Equites cataphractarii, or cataphractarii, were the most armoured type of Roman cavalry in the Imperial Roman army and Late Roman army. The term derives from a Greek word, κατάφρακτος kataphraktos, meaning "covered over" or "completely covered". Armoured cataphract cavalry armed with a long lance, were adopted by the Roman army to counter Parthian troops of this kind on the eastern frontier and similar Sarmatian cavalry in on the Danubian frontier. In distinction to both Parthian and Sarmatian cataphracts, who represented a wealthy feudal or tribal elite equipped for war, Roman cataphracts had no social dimension, being composed of professional soldiers like any other troop type of the Roman army; the Romans used the terms contarii for lance-armed cavalry, clibanarii for armoured cavalry. It is uncertain whether these terms were used interchangeably with'cataphract', or whether they implied differences of equipment and role. Modelled on the cataphracts of Parthia, they were armoured from neck-to-toe by a variety of armour types including: scale armour and laminar armour.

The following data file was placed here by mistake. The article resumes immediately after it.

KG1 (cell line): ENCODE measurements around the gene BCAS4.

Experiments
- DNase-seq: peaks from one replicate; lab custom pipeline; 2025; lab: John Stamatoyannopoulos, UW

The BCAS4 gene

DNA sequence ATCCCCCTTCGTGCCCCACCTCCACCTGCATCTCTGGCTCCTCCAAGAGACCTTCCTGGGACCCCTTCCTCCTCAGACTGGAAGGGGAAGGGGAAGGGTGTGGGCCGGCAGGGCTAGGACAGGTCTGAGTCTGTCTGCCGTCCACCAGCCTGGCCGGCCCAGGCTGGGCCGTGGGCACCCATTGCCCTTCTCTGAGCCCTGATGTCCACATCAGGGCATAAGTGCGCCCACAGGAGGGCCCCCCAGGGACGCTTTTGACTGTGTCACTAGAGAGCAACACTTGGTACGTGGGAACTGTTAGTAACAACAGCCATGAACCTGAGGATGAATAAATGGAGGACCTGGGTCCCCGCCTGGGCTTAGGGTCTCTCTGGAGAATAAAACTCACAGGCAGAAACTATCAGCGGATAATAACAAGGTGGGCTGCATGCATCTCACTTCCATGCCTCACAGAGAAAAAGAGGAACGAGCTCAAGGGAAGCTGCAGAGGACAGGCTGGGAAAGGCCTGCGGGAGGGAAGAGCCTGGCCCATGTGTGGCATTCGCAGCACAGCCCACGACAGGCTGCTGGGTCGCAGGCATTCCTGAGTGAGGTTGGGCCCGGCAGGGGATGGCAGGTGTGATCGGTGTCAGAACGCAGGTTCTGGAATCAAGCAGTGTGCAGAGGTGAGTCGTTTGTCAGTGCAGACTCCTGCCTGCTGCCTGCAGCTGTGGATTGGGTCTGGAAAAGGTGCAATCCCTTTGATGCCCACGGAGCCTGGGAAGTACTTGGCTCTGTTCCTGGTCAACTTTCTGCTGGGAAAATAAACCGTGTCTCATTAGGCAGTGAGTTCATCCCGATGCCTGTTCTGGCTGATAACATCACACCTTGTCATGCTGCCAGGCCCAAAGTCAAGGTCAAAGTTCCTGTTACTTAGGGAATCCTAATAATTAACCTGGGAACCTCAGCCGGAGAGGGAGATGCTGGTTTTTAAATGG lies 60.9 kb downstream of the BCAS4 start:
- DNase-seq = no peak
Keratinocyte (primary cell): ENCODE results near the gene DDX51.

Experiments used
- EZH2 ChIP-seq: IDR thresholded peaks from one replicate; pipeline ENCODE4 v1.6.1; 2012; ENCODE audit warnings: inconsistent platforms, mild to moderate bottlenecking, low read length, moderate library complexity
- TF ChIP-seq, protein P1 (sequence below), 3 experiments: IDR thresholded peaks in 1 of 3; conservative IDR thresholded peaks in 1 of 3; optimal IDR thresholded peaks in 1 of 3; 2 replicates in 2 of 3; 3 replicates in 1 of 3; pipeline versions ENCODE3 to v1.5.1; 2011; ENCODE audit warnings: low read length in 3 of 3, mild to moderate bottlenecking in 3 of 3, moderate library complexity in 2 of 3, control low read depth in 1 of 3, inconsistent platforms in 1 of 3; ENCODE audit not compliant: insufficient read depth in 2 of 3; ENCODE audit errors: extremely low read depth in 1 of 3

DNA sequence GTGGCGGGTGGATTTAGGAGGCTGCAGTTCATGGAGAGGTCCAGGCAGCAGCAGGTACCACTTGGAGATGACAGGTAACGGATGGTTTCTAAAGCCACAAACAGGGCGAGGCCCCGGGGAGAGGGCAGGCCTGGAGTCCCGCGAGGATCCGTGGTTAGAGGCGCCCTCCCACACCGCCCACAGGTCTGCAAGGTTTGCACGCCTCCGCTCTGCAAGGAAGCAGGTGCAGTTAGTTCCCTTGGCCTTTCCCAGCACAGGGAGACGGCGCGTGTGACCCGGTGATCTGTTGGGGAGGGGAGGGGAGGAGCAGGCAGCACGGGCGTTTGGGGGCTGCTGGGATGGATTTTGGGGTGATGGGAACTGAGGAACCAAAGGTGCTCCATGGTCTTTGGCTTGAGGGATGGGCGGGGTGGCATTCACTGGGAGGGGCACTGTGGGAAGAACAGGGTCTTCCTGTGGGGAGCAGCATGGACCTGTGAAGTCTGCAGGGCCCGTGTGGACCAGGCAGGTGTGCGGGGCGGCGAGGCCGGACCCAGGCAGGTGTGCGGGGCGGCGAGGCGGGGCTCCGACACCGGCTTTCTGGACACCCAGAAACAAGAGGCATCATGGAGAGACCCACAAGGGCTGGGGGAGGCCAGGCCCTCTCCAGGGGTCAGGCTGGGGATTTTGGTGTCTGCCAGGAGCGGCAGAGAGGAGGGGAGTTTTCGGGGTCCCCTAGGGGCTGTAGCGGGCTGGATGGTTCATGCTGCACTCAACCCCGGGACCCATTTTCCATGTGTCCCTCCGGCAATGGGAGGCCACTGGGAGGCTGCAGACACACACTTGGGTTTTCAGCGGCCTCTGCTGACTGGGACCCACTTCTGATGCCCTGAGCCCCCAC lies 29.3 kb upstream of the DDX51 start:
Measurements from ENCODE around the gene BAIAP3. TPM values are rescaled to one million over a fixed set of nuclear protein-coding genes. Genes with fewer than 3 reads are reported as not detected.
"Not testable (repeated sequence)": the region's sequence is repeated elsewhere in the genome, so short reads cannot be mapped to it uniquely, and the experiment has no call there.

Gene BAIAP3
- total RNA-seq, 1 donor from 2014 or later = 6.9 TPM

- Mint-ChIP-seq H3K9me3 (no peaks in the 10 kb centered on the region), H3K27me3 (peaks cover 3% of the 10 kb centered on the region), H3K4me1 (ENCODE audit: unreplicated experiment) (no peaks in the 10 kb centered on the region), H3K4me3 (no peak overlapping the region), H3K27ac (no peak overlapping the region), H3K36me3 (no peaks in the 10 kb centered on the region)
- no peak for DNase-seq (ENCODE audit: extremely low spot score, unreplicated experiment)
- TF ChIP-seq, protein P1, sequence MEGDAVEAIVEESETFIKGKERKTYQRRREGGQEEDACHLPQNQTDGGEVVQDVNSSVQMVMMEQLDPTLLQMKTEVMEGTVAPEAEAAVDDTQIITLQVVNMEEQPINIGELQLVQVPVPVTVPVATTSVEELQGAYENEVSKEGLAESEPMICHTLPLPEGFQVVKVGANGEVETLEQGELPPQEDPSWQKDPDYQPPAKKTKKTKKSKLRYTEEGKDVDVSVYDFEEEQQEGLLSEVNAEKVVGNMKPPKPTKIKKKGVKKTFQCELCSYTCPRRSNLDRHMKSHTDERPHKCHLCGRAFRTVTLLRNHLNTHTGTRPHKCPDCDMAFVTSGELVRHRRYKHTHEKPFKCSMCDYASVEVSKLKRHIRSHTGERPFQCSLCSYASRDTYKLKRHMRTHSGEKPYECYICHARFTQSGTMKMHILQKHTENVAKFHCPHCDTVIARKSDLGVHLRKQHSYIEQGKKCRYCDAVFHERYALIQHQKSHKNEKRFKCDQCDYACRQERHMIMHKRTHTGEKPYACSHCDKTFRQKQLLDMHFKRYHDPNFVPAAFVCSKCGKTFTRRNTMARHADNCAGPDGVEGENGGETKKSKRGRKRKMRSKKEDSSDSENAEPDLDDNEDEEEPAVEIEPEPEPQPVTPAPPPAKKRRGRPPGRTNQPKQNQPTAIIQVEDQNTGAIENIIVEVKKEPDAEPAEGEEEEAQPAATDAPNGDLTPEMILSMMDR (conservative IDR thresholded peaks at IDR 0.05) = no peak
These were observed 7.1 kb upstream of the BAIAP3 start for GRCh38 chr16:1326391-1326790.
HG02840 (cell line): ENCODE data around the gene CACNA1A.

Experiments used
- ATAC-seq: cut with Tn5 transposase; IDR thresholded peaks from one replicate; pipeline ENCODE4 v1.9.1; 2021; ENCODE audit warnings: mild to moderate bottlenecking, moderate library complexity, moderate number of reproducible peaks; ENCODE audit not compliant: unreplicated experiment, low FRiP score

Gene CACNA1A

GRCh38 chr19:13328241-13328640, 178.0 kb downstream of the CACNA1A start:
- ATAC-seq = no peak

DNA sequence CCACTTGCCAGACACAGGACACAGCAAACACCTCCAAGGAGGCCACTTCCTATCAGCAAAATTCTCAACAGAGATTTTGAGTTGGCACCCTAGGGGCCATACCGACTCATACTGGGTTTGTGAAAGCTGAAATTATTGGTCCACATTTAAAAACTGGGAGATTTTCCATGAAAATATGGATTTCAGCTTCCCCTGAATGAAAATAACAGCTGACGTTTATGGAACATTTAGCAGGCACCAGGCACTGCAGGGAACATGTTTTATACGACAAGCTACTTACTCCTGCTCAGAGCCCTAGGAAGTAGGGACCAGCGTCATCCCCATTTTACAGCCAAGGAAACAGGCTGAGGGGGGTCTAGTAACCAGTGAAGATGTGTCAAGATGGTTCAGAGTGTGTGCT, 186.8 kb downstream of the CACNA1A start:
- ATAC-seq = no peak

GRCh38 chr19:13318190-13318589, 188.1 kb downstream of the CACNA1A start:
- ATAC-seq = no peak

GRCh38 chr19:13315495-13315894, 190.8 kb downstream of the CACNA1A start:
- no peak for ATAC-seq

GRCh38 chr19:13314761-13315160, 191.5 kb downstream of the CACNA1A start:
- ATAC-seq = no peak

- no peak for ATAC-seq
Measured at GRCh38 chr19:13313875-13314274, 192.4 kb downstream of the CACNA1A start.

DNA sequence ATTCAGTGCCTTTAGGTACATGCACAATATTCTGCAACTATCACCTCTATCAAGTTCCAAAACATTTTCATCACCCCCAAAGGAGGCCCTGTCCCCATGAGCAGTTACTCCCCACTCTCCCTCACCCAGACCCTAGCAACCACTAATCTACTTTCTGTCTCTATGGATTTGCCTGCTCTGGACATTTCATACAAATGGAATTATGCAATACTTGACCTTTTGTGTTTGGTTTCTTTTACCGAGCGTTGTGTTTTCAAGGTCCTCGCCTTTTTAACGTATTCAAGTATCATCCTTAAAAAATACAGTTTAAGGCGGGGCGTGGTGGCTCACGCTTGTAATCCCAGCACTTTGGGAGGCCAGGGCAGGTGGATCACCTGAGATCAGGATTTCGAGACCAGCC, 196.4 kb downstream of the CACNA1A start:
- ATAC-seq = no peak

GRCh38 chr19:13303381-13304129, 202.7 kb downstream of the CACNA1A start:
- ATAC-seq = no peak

A number of descriptions indicate. However, a graffito from the Roman frontier fortress of Dura Europos shows a cataphract wearing a conical helmet with a face-covering mail aventail, they were armed with a contus, a long lance held in both hands. However, the name of one unit, equites sagitarii clibanarii, implies that these troops carried bows instead of, or in addition to, the contus; as a secondary weapon they were armed with swords. In some cases, their horses were covered in scale armour also. Two iron and copper-alloy scale horse armours called'trappers' or'bards', still attached to fabric backings were discovered in a 3rd-century context at Dura Europos. One of the best descriptions of these cavalry to survive, was made by the Late Roman historian Ammianus Marcellinus: “...among these were scattered cavalry with cuirasses, whom they call clibanarii, protected by coverings of iron breast-plates, girdled with belts of iron, so that you would fancy them statues polished by the hand of Praxiteles, rather than men.